Monday, 21 May 2012

Contact Process-Manufacture of sulfuric acid

d) The industrial manufacture of chemicals
This part is for SINGLE SCIENCE.

5.25 recall the raw materials used in the manufacture of sulfuric acid
The raw materials are:

  • sulphur
  • air (oxygen)
  • water

5.26 describe the manufacture of sulfuric acid by the contact process, including the
essential conditions:
i a temperature of about 450 °C
ii a pressure of about 2 atmospheres
iii a vanadium(V) oxide catalyst

Stage 1: making sulfur dioxide

You can either burn sulfur in air:
S(s) + O2(g) à SO2(g)

or heat sulfide ores strongly in air:
4FeS2(s) + 11O2(g) à 2Fe2O3(s) + 8SO2(g)
(FeSis pyrite or iron pyrite)
Iron pyrite crystals

Stage 2: Making sulfur trioxide

Now the sulfur dioxide is converted into sulfur trioxide using an excess of air from the previous processes. 
2SO2(g) + O2(g) 2SO3(g)     H= -196 kJ/mol 
An excess of oxygen is used in this reaction, because it is important that as much sulfur dioxide as possible is converted into sulfur trioxide. Having sulfur dioxide left over at the end of the reaction is wasteful, and could cause possibly dangerous pollution. (Remember sulfur dioxide can dissolve in water and form acid rain, this can kill plants and animals-by altering pH of water fish live in for example. It will corrode limestone which is basically calcium carbonate. It can also leach nutrients from the soil.)

As the forwards reaction is exothermic, there would be a higher percentage conversion of sulfur dioxide into sulfur trioxide at a low temperature. (Remember your equilibrium stuff, go to my equilibrium post if you want to revise that first.)

However, at a low temperature, the rate of reaction would be very slow. 450°C is a compromise. Even so, there is already about a 99.5% conversion. 

There are 3 gas molecules on the left-hand side of the equation, but only 2 on the right. Reactions in which number of gas molecules decrease are favoured by high pressures. (Remember Le Chatelier's principle where you're trying to remove the change, if you increase pressure, moving the equilibrium to the side with less gas molecules would decrease pressure.) In this case though, the conversion is so good at low pressures already that it isn't economically worthwhile to use higher ones. So a pressure of 2 atmospheres is sufficient.

The catalyst, vanadium (V) oxide, has no effect on the percentage conversion, but helps to speed up the reaction. Without the catalyst, the reaction would be extremely slow.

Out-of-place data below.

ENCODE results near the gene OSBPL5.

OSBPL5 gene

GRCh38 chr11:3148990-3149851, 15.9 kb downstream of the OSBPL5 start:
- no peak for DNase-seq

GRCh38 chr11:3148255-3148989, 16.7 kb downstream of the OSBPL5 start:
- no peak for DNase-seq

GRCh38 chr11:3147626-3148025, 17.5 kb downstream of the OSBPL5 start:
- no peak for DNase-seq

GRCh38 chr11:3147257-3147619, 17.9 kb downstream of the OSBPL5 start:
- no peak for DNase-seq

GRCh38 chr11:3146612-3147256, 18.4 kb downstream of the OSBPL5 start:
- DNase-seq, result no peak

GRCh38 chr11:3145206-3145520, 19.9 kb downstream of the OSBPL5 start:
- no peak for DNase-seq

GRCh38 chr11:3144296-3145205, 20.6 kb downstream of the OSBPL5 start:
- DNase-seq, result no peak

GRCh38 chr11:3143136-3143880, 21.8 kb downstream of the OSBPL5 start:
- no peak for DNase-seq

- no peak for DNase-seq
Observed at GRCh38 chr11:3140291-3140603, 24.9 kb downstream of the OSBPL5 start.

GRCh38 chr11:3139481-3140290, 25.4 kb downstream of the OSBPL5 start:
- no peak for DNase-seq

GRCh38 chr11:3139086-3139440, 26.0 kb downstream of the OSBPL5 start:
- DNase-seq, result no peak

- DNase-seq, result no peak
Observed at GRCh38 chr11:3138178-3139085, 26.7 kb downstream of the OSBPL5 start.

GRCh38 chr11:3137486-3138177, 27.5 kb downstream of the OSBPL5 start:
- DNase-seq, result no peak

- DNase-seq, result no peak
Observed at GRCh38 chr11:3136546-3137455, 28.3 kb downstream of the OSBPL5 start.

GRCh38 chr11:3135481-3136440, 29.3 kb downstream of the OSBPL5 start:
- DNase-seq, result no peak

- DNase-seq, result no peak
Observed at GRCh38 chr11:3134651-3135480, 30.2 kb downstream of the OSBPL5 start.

Remember, catalysts remain chemically unchanged at the end of the reaction. They help to speed up the rate of reaction, by providing an alternative pathway with a lower activation energy. Activation energy is the minimum amount of energy needed for a reaction to take place. So if the activation energy is lowered, more particles will have the required activation energy so a greater number of the collisions will be effective. Effective collisions are ones where reactions actually take place. Sometimes particles collide without reacting because they don't have the minimum activation energy required.

Sulfur dioxide is converted into sulfur trioxide

Stage 3: Making the sulfuric acid

In principle, you can react sulfur trioxide with water to make sulfuric acid. 
SO3(g) + H2O(l) à H2SO4(aq)

In practice, this produces an uncontrollable fog of concentrated sulfuric acid. Instead, the sulfur trioxide is absorbed in concentrated sulfuric acid to give fuming sulfuric acid (also called oleum). 
H2SO4(l) +SO3(g) à H2S2O7 (l)

This is converted into twice as much concentrated sulfuric acid by careful addition of water. 
H2S2O7(l) + H2O(l) à 2H2SO4(l)

I'm not sure which equation you guys have learnt, so I've included both the principle and the real life one. :)

5.27 recall the use of sulfuric acid in the manufacture of detergents, fertilisers and paints

Sulfuric acid has a wide range of uses throughout the chemical industry. The highest single use is in making fertilisers (including ammonium sulfate and 'superphosphate'-essentially a mixture of calcium phosphate and calcium sulfate).